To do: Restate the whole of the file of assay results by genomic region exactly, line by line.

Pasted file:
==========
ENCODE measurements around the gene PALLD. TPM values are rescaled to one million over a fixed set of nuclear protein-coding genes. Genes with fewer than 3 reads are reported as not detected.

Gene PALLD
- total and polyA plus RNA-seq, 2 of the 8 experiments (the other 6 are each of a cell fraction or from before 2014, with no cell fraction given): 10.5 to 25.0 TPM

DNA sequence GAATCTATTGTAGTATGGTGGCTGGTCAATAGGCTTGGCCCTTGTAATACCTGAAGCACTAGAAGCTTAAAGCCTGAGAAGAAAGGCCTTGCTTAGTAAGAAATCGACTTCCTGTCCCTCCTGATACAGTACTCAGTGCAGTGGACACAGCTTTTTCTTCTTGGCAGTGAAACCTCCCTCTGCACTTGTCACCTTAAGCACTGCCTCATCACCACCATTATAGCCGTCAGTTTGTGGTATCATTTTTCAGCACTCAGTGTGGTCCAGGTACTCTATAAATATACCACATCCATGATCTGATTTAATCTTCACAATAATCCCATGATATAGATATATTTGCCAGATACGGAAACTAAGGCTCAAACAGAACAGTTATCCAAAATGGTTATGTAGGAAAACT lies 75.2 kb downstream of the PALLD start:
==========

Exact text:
ENCODE measurements around the gene PALLD. TPM values are rescaled to one million over a fixed set of nuclear protein-coding genes. Genes with fewer than 3 reads are reported as not detected.

Gene PALLD
- total and polyA plus RNA-seq, 2 of the 8 experiments (the other 6 are each of a cell fraction or from before 2014, with no cell fraction given): 10.5 to 25.0 TPM

DNA sequence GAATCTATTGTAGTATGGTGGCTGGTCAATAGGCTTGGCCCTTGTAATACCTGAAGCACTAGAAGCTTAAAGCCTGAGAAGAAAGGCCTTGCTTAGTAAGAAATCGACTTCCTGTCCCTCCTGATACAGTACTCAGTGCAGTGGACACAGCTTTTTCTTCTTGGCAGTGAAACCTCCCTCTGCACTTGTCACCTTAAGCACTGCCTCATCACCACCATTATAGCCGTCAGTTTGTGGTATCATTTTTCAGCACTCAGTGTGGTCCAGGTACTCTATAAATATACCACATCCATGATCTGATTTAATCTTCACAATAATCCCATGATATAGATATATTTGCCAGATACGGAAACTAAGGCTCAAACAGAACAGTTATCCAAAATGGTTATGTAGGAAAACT lies 75.2 kb downstream of the PALLD start: